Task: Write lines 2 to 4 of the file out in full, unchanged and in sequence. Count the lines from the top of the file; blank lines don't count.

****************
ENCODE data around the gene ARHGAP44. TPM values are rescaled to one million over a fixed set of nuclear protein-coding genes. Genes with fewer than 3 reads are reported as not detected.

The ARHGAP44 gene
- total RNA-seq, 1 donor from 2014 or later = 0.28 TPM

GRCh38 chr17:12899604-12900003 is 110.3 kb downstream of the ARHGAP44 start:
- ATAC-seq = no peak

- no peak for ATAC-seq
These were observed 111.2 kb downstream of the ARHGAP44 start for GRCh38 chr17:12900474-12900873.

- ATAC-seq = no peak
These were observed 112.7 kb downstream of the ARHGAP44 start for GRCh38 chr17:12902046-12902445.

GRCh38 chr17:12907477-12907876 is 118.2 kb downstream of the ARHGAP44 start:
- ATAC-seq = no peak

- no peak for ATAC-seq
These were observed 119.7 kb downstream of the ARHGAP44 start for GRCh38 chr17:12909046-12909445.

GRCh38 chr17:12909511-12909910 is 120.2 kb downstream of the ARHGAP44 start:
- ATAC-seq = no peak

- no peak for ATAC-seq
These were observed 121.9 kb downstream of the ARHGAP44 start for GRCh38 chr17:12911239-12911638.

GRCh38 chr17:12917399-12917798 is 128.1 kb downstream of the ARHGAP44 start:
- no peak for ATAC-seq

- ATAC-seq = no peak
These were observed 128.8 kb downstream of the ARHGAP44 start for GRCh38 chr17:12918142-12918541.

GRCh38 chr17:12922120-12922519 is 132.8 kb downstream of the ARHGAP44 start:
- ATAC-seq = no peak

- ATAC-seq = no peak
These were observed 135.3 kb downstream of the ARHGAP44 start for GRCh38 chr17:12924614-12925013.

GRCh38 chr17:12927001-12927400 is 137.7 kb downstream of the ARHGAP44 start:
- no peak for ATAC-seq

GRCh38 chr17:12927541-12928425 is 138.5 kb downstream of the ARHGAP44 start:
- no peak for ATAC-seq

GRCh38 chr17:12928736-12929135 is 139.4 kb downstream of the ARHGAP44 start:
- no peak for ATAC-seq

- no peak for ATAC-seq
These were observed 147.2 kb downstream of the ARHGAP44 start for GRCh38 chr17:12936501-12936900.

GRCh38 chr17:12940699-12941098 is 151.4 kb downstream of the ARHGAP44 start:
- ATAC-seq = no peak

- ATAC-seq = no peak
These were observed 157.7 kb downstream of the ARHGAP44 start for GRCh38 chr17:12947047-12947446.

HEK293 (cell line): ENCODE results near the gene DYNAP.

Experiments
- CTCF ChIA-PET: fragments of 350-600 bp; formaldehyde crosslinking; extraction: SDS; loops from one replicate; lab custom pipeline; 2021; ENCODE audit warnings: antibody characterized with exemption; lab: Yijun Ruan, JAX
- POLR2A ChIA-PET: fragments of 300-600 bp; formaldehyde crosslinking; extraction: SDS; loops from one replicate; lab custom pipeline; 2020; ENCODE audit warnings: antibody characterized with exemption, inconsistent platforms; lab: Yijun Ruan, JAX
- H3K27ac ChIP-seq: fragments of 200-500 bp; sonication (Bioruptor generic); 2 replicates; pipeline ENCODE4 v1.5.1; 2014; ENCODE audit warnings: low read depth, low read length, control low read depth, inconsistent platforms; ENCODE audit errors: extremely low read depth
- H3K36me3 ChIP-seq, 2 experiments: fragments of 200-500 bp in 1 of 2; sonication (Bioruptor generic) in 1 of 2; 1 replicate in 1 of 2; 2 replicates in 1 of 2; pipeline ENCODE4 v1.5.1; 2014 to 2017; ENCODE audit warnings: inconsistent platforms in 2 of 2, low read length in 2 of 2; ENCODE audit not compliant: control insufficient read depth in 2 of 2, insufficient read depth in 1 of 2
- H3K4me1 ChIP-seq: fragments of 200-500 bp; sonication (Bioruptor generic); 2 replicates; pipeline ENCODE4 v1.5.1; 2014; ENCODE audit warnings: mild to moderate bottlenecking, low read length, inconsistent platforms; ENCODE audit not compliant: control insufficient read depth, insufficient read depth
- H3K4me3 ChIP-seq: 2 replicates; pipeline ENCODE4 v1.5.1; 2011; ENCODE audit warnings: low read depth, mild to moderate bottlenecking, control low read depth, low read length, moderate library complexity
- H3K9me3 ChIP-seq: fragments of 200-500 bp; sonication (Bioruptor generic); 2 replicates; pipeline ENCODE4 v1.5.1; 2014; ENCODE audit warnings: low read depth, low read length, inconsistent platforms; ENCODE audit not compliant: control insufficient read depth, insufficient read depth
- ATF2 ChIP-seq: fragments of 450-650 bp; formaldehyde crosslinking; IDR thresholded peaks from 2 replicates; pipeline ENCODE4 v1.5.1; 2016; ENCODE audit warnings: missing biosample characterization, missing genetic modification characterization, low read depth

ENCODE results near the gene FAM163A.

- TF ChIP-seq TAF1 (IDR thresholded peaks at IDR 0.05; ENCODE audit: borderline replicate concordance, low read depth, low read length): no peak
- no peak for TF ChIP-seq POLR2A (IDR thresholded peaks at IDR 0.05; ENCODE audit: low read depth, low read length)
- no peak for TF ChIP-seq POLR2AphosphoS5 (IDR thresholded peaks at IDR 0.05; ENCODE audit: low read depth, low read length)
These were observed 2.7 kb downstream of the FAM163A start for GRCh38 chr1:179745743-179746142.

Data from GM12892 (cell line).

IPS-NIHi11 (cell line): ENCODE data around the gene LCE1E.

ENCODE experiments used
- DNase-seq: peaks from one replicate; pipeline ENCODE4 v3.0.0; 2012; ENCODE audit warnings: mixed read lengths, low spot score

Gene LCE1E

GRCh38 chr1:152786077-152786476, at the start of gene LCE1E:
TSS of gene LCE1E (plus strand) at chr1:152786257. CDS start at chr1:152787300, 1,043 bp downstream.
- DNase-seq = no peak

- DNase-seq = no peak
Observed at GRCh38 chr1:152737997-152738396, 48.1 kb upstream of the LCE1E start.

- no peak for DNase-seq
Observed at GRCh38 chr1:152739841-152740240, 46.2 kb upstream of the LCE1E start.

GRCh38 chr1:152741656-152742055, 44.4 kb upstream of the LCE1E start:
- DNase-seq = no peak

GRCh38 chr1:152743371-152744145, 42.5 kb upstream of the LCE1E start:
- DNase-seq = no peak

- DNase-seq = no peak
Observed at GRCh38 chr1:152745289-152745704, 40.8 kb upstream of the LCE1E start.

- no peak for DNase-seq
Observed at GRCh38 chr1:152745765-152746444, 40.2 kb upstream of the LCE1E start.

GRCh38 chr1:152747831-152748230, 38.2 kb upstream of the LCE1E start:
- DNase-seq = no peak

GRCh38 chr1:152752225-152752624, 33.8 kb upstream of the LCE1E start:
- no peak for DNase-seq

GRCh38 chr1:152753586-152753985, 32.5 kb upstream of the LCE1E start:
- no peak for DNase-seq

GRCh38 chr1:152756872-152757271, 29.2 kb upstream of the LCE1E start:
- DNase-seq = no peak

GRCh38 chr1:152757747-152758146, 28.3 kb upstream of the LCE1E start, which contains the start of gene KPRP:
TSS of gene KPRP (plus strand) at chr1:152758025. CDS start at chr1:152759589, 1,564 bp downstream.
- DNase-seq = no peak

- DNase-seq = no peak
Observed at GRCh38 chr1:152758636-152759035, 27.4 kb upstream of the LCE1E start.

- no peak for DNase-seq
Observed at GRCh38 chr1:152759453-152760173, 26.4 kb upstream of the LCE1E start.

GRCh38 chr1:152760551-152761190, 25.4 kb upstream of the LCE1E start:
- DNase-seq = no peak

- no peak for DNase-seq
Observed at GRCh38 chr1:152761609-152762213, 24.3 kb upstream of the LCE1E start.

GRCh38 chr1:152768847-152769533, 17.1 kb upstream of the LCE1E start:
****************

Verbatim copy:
The ARHGAP44 gene
- total RNA-seq, 1 donor from 2014 or later = 0.28 TPM

GRCh38 chr17:12899604-12900003 is 110.3 kb downstream of the ARHGAP44 start: